Family Planning in Malawi


Pete: Good start. Please tell me more about who you are communicating with and what your plans are. Present website grade: 8/10. Try to use graphs to show changes (like your partners, the PB mamas did). Present grade 8/10

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School-aged girls in Malawi are getting pregnant. They lack proper birth control methods and access to tools and information that prevent the unplanned and unwanted pregnancies that take them out of school. Birthing at such a young age can be very dangerous for girls and their babies because young mothers are fifteen times more likely to die in childbirth from complications like fistulas, eclampsia, or anemia. Children have narrow pelvic bones that are unable to fit a baby through. They may have underdeveloped breast and cannot produce milk for their child, hurting the child’s chances of survival. The baby is also at higher risk for premature birth, low birthweight, chronic health problems, and death compared to mothers who are at least eighteen years old.



We created a system of birth control distribution called Limba. Limba educates teachers at community schools about the benefits of putting girls on birth control as soon as they are fertile. The school will distribute pre made packs of supplies for girls who sign up for our program.

For more information, see our YouTube video or take a look at the SlideShow.


1. Design a cost-effective and practical “family planning pack” that can be distributed by the girls’ schools that contains either NuvaRing or the patch and condoms.

2. Create a comprehensive information pamphlet that describes both linguistically and pictorially how to properly use the aforementioned birth control methods, as well as how use of birth control is beneficial to girls in enhancing their future.

3. Establish a relationship with schools to raise awareness about the family planning pack and more permanent birth control options.



1. Learn more about the current birth control options for girls in Malawi.

2. Develop a deeper understanding of the gestational process for girls in Malawi.


  • Girls in Malawi will receive the information and tools necessary to prevent unplanned or unwanted pregnancies.

  • Girls are aware of the risks of early pregnancy.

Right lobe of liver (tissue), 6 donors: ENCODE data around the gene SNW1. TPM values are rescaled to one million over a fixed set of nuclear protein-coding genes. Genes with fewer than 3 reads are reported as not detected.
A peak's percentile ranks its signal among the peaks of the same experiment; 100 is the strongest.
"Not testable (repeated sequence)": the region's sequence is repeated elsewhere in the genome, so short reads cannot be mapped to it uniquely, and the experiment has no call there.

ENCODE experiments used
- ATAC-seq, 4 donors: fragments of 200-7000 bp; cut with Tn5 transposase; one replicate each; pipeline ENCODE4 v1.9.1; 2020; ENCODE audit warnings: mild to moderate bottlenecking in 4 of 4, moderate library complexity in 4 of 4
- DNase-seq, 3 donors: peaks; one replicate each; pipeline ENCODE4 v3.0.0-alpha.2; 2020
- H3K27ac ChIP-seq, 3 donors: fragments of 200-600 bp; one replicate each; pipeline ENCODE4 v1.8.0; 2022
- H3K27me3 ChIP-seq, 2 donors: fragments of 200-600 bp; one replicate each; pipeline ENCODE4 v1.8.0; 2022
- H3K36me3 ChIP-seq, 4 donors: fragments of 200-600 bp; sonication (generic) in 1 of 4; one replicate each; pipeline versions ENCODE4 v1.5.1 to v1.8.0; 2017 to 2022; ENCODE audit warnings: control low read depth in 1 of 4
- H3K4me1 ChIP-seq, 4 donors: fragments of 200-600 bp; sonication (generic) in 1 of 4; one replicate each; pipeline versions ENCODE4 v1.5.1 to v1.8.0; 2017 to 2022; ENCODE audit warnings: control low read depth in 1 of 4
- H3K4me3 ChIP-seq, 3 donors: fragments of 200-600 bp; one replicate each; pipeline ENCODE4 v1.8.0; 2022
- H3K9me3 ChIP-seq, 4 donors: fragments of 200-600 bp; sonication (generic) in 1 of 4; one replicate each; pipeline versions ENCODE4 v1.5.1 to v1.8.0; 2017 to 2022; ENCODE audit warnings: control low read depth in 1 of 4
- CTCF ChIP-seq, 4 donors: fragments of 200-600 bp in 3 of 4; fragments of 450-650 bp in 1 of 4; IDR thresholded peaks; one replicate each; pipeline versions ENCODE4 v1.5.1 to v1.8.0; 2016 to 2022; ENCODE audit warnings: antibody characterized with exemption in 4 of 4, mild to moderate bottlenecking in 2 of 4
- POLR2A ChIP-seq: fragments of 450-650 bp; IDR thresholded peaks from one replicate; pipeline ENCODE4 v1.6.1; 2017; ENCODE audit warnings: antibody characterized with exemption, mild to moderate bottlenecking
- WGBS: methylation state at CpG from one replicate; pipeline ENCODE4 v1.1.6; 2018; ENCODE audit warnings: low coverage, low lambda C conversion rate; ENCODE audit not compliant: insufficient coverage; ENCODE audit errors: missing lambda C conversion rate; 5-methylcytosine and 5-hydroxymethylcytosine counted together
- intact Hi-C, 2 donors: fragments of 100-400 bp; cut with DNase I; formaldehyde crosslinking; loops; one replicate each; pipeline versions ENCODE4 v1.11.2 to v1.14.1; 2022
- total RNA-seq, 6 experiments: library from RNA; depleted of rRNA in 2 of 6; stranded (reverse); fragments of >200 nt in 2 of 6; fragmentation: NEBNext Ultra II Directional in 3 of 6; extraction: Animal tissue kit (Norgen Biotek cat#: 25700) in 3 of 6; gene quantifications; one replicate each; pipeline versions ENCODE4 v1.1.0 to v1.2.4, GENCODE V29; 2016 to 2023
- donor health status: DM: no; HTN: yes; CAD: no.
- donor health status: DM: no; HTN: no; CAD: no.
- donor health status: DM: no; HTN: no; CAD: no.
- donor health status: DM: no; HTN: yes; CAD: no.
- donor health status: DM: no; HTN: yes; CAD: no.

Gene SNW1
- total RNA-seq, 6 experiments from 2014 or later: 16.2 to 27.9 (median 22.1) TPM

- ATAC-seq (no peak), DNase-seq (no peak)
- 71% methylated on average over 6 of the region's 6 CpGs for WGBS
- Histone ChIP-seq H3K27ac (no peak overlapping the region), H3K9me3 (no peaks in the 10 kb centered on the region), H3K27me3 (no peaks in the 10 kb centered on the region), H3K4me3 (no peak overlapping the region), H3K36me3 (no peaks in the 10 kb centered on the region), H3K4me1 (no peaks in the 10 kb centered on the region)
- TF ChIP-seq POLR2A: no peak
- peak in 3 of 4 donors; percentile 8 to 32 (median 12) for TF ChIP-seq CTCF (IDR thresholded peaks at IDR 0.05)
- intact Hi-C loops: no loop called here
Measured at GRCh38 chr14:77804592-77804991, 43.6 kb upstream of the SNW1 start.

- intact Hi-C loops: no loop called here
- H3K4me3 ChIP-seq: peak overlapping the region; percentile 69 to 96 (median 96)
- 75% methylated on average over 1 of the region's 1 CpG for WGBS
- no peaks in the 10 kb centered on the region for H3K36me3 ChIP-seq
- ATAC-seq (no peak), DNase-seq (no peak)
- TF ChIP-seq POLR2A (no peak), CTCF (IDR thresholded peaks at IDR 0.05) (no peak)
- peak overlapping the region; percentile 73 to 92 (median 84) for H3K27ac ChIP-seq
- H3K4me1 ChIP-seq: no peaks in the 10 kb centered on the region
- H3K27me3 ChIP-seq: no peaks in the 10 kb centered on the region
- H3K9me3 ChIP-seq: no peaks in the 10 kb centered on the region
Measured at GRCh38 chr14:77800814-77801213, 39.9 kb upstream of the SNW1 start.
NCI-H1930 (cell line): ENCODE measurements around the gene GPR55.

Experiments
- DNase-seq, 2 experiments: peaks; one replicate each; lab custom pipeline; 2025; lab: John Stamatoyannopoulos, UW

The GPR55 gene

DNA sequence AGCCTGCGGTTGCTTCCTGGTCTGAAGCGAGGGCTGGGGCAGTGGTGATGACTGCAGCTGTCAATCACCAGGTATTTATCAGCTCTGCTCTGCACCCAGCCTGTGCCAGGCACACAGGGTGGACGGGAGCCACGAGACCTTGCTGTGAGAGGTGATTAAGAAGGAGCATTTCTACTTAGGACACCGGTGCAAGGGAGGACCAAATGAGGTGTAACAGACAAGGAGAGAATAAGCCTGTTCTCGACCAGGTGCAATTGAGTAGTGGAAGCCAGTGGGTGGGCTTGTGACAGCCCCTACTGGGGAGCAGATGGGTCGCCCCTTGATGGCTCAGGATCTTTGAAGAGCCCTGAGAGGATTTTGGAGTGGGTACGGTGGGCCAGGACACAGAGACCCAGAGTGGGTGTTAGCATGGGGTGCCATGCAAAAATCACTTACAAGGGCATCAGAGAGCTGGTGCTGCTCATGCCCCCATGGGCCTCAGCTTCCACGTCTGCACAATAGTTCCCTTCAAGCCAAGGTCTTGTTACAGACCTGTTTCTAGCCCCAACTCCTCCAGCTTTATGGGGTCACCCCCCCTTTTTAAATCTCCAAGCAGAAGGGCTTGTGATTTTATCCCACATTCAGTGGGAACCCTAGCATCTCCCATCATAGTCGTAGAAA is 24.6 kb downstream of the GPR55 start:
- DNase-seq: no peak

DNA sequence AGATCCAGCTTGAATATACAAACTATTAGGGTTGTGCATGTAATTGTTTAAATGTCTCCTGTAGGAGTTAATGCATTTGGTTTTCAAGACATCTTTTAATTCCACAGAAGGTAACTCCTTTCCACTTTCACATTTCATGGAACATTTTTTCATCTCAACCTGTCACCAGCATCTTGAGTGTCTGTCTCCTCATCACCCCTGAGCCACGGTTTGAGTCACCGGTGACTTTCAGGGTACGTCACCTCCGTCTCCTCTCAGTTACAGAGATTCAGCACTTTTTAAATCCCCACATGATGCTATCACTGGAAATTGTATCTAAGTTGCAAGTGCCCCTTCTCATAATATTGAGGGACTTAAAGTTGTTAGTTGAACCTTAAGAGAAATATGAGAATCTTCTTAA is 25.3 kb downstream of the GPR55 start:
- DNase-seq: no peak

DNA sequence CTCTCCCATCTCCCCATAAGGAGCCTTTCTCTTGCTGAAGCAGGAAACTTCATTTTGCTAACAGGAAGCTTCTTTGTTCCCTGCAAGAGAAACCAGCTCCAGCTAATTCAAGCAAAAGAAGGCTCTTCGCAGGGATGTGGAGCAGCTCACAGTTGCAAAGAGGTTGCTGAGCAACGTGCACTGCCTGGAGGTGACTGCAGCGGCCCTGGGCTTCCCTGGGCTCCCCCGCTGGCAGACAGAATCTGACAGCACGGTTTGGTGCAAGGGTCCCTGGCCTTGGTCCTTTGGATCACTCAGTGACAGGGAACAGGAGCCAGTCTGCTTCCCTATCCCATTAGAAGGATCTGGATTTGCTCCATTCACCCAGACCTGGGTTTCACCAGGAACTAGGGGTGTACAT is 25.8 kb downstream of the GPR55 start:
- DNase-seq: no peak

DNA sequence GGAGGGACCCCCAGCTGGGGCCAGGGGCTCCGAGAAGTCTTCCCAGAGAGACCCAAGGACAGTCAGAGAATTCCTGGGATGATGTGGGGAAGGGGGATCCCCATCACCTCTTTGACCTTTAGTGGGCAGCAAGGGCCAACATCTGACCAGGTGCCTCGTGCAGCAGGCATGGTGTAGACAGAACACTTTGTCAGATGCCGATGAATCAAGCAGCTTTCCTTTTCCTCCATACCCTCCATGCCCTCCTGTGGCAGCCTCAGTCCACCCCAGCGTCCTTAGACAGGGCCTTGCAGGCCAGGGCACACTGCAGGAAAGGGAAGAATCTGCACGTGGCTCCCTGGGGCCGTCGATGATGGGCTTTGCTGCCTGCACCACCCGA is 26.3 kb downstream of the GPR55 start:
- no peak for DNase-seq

• Girls have a choice whether to get pregnant or not and when the time is right for them.

  • Fewer children are born, and therefore fewer children will die before the age of 5.

  • Girls who are part of our program and choose not to have children early in life have a better chance of finishing their education.

  • Girls and women feel empowered and feel in control of their own bodies.

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  • Found information from Dr. Frank Taulo, Director of the Centre for Reproductive Health in Malawi

  • Stated unmet need is higher among younger women when it comes to preventing pregnancy in general

  • Problems connecting FP to economic development and political stability

  • Girl child education

How has understanding of culture/community evolved?
We’ve identified that there’s a higher need for FP support amongst younger women. We’ve confirmed that the best route of administration would be the schools, because it’s a central place that most girls frequent at the time of menstruation onset. First, we were going to distribute pills, but we learned that Malawians don’t view time as we do and the necessity to take the pill at the same time very day wouldn’t be met and the pill wouldn’t be a very effective method for the women and girls in Malawi.

What changes have you made to your project?
We’ve decided to tailor our focus towards younger women compared to women who’ve already had children or who aren’t school-aged anymore. We’ve changed the distribution route for our product. We’ve changed the type of contraception focused on based on our research of the Malawian culture.

What challenges are you still facing?
Currently, we’re having trouble bridging the gap between an idea and a concrete, cheap solution. We have contacted seven NGOs or private companies that relate to our goal but none have responded to our emails. For at least two organizations, multiple emails have been sent.



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Kathryn Greenup: A second-year architect student from Santa Maria, CA. She enjoys reading, hiking, homemade kettlecorn, and hates coffee. Essentially a seven-year-old who is really smart for her age.

Contact info: 805.863.6663

Sara Feldman: A third year Political Science major from Santa Clarita, CA. She loves to sing, sleep, read, go to the beach, play with animals, and eat (as long as the meal is vegetarian). She hopes to become a lawyer one day.

Contact info: 661.433.1049

Paige Cross: A third year journalism major from Coronado, CA. She loves to write, watch stand up comedy, read and cook. When she was 6 she got kicked off the soccer team for trying to wrestle a boy.

Contact info: 619.623.5529